When I started to work at the Golden Prague Hotel, the boss took hold of my left ear, pulled me up, and said, you're a busboy here, so remember, you don't see anything and you don't hear anything. Repeat what I just said. So I said I wouldn't see anything and I wouldn't hear anything. Then the boss pulled me up by my right ear and said, but remember too that you've got to see everything and hear everything. Repeat it after me. I was taken aback, but I promised I would see everything and hear everything. That's how I began.
I Served the King of England Bohumil Hrabal, 1970
Lisa and I arrived in Prague on a Friday in the middle of September, almost ten months after the "Velvet Revolution." I was a Fulbright lecturer assigned to teach American studies at Charles University; Lisa was planning to study Czech language and culture. We were met at Ruzyne Airport by a short, energetic man of about forty with thick black eyebrows and a wiry mustache. Jiří Hanuš swept us out of the terminal and into his red Škoda.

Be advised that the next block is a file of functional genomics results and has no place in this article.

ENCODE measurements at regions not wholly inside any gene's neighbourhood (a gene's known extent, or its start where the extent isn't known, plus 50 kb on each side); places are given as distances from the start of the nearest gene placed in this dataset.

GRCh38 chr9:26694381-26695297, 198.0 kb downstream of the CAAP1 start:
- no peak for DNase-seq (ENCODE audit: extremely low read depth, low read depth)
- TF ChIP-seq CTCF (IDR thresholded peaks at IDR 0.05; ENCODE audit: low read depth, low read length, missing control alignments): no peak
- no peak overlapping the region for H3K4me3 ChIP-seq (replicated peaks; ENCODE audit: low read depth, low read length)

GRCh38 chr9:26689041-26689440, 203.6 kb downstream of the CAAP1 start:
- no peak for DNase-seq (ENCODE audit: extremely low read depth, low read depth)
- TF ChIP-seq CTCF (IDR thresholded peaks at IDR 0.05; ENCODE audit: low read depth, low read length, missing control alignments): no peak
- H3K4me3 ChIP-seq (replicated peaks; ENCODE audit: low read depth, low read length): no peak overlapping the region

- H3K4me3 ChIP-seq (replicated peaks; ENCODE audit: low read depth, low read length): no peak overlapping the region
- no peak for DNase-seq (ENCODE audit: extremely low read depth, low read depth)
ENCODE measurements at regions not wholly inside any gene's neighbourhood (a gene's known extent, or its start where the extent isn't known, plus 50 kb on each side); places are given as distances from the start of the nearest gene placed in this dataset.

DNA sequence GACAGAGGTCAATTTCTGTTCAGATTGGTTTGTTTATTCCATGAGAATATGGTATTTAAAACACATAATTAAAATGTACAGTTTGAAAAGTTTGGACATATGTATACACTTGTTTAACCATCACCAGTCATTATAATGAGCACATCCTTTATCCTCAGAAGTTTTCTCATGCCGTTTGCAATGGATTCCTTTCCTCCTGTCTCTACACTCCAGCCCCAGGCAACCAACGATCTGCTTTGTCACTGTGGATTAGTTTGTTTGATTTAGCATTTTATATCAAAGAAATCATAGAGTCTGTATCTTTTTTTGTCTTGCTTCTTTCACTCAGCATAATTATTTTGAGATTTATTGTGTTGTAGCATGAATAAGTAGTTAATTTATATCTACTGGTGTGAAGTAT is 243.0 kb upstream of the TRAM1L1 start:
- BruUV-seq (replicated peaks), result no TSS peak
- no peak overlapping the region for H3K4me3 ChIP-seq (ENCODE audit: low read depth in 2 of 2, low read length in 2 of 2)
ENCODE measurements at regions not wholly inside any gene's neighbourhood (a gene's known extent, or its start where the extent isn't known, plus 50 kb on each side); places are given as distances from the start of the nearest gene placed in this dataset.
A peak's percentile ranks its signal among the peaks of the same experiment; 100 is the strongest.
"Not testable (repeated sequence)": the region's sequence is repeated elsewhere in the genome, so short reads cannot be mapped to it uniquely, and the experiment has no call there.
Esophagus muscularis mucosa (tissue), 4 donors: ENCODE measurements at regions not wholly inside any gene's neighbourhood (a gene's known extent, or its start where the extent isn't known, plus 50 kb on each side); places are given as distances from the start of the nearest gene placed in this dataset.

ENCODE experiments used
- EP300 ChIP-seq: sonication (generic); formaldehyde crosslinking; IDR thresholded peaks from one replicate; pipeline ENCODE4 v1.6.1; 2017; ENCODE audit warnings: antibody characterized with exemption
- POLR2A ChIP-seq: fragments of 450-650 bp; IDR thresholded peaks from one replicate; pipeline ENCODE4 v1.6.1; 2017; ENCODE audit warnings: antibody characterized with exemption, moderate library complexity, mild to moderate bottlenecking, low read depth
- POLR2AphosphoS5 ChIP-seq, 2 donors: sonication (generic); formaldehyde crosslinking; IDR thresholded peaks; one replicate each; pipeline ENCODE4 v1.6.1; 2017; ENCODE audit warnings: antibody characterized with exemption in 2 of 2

After a few minutes on the road, Hanuš pulled off to the side and reached in the back for his briefcase. Sorting through a mess of papers and books, he found an envelope and handed it to me: "That's your first